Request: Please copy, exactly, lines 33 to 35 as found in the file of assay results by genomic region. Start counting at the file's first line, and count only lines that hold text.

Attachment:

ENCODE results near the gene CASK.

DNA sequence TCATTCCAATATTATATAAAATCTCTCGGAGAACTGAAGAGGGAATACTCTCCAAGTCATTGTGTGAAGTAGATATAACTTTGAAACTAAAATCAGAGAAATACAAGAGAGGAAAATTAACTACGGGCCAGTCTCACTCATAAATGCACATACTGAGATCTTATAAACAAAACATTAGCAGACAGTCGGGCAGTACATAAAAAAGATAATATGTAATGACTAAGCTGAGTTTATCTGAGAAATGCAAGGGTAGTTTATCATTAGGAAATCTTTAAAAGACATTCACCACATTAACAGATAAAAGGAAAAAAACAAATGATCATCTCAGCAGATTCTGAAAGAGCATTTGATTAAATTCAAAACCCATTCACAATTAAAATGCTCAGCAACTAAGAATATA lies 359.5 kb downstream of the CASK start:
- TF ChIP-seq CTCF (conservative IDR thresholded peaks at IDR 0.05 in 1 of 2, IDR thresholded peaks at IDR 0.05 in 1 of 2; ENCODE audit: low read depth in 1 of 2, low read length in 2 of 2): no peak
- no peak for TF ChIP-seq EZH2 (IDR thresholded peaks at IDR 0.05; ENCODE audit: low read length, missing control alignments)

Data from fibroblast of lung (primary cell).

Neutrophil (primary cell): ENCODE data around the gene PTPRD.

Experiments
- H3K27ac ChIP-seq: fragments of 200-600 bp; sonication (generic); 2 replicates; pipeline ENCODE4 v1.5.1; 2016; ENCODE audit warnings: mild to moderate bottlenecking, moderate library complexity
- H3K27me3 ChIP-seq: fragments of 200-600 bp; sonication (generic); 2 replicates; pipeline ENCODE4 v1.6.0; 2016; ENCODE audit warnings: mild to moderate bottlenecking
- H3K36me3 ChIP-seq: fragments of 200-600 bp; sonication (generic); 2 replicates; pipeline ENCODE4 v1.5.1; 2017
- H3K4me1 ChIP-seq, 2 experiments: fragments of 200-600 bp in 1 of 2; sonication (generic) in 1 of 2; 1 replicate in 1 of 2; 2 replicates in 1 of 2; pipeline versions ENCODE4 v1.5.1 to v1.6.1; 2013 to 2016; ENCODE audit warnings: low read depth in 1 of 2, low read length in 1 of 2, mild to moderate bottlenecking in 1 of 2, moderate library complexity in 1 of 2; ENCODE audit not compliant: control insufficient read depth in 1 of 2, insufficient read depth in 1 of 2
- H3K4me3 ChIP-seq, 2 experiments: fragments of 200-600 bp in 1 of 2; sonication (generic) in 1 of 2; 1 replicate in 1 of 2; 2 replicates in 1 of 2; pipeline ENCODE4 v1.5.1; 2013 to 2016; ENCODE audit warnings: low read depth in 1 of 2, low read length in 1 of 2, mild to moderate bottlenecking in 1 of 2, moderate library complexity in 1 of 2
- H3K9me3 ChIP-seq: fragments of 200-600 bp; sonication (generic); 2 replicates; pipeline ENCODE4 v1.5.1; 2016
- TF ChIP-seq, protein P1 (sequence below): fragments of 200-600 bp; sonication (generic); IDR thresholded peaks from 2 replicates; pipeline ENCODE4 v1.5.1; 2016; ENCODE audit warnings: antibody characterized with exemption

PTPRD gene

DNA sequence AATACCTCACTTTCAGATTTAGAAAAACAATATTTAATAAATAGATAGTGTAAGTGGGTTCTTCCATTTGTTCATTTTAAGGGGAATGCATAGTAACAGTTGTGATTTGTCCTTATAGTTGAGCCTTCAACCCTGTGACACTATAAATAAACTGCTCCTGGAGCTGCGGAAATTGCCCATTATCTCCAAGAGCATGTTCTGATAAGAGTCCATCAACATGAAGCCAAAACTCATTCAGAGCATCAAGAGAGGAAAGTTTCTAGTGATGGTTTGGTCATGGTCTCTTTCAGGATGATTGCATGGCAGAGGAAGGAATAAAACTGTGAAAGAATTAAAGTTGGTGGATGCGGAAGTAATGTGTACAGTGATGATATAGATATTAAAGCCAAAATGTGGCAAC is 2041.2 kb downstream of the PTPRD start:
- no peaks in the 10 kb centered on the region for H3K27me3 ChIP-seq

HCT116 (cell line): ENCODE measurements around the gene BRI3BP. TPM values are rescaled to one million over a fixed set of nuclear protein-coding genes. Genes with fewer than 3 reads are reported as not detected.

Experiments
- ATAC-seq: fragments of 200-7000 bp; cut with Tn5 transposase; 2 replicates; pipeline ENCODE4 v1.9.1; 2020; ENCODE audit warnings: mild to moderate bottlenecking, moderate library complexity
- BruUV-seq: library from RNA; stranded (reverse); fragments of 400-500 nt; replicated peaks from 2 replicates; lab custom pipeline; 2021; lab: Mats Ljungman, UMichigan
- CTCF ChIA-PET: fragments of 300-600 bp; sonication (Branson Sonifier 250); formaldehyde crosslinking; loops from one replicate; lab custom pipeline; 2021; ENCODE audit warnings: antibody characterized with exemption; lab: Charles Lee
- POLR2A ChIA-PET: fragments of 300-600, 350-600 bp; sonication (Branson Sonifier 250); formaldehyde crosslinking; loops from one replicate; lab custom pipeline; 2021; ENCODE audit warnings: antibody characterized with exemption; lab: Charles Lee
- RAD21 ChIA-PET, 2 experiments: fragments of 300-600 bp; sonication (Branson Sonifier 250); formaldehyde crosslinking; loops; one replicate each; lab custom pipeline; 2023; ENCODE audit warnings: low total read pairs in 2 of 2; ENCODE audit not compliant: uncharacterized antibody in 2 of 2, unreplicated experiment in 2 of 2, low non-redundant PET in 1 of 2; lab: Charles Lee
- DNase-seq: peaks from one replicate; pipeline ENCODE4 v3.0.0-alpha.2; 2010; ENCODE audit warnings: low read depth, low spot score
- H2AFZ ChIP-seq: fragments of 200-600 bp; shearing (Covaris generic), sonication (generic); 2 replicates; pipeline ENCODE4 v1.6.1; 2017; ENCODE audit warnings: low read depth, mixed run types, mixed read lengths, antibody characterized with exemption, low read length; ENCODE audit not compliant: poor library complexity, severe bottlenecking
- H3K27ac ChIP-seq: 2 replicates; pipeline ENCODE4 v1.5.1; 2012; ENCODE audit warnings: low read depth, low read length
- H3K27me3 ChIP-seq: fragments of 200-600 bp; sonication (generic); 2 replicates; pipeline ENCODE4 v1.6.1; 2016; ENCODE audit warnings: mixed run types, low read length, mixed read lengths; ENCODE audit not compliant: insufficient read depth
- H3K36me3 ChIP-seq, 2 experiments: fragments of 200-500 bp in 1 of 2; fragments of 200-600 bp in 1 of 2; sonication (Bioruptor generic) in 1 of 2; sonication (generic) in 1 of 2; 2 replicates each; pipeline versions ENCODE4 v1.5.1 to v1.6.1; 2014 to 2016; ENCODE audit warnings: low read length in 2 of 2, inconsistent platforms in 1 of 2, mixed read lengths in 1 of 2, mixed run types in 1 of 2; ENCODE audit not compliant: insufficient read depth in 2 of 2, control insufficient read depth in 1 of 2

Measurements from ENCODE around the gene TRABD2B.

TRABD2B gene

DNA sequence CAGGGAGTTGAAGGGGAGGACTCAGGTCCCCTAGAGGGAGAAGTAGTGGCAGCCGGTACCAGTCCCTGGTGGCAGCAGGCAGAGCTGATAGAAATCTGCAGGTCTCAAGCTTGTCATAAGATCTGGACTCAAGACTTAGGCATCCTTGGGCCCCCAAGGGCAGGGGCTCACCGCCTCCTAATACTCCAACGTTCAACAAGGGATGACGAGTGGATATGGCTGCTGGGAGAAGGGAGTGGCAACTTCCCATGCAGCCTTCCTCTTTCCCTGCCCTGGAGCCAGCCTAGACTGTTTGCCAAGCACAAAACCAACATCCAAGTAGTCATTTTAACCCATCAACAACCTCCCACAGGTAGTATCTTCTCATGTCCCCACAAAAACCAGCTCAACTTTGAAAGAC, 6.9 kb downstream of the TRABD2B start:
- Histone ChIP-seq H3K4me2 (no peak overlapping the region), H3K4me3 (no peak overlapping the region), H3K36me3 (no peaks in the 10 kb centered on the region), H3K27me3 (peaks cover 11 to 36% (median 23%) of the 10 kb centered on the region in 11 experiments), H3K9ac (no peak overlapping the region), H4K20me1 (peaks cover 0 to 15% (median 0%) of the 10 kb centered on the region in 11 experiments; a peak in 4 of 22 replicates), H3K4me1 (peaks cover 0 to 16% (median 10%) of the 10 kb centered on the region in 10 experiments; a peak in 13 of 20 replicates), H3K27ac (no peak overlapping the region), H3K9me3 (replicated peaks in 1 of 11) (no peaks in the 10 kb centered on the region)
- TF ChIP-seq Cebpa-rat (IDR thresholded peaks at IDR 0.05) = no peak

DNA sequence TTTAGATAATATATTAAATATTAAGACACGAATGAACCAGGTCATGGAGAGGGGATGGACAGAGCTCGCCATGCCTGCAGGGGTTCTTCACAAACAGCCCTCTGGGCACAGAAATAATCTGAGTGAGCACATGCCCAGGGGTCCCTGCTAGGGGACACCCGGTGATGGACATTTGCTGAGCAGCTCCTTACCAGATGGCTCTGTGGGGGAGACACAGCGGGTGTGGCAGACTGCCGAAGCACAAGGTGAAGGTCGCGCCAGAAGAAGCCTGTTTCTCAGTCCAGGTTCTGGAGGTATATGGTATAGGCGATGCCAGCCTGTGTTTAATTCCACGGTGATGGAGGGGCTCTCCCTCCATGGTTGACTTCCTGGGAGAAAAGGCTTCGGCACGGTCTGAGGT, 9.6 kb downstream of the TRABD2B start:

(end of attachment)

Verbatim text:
- Histone ChIP-seq H3K4me2 (no peak overlapping the region), H3K4me3 (no peak overlapping the region), H3K36me3 (no peaks in the 10 kb centered on the region), H3K27me3 (peaks cover 11 to 36% (median 23%) of the 10 kb centered on the region in 11 experiments), H3K9ac (no peak overlapping the region), H4K20me1 (peaks cover 0 to 15% (median 0%) of the 10 kb centered on the region in 11 experiments; a peak in 4 of 22 replicates), H3K4me1 (peaks cover 0 to 16% (median 10%) of the 10 kb centered on the region in 10 experiments; a peak in 13 of 20 replicates), H3K27ac (no peak overlapping the region), H3K9me3 (replicated peaks in 1 of 11) (no peaks in the 10 kb centered on the region)
- TF ChIP-seq Cebpa-rat (IDR thresholded peaks at IDR 0.05) = no peak

DNA sequence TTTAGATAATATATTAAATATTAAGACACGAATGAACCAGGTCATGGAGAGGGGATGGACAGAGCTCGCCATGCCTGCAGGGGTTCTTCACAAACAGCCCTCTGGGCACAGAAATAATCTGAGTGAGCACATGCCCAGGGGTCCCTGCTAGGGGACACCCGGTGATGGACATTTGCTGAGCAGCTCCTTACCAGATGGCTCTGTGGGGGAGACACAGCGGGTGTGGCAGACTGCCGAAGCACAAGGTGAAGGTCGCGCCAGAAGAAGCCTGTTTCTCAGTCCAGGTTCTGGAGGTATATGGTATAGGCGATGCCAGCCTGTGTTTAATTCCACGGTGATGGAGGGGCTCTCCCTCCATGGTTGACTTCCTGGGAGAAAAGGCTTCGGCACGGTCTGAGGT, 9.6 kb downstream of the TRABD2B start: